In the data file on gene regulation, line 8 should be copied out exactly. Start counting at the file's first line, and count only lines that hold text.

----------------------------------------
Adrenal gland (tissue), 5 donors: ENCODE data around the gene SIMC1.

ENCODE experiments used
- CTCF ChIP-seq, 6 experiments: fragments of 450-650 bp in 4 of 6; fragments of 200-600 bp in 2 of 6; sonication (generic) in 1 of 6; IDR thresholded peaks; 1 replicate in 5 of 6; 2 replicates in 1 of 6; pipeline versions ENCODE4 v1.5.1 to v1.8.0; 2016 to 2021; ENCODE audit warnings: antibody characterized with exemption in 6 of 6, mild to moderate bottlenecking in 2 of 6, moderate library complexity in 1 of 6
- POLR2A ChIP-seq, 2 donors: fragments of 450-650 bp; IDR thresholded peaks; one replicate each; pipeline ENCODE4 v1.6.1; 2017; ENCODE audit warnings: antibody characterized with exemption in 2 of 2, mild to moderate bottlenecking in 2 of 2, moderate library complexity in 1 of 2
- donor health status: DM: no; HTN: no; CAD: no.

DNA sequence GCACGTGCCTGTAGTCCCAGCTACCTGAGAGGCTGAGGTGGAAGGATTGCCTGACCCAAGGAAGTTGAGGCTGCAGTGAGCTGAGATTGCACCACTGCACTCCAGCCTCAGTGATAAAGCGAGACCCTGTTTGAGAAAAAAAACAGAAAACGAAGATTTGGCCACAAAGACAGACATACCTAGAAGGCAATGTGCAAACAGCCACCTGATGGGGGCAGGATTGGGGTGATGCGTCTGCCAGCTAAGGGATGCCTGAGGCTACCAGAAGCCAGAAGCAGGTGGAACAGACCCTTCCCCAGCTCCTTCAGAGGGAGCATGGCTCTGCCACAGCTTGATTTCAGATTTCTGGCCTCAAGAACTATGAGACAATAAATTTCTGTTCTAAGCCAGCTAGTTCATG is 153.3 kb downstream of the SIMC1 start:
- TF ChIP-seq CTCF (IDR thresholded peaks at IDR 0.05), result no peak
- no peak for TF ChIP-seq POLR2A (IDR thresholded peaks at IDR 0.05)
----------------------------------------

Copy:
- no peak for TF ChIP-seq POLR2A (IDR thresholded peaks at IDR 0.05)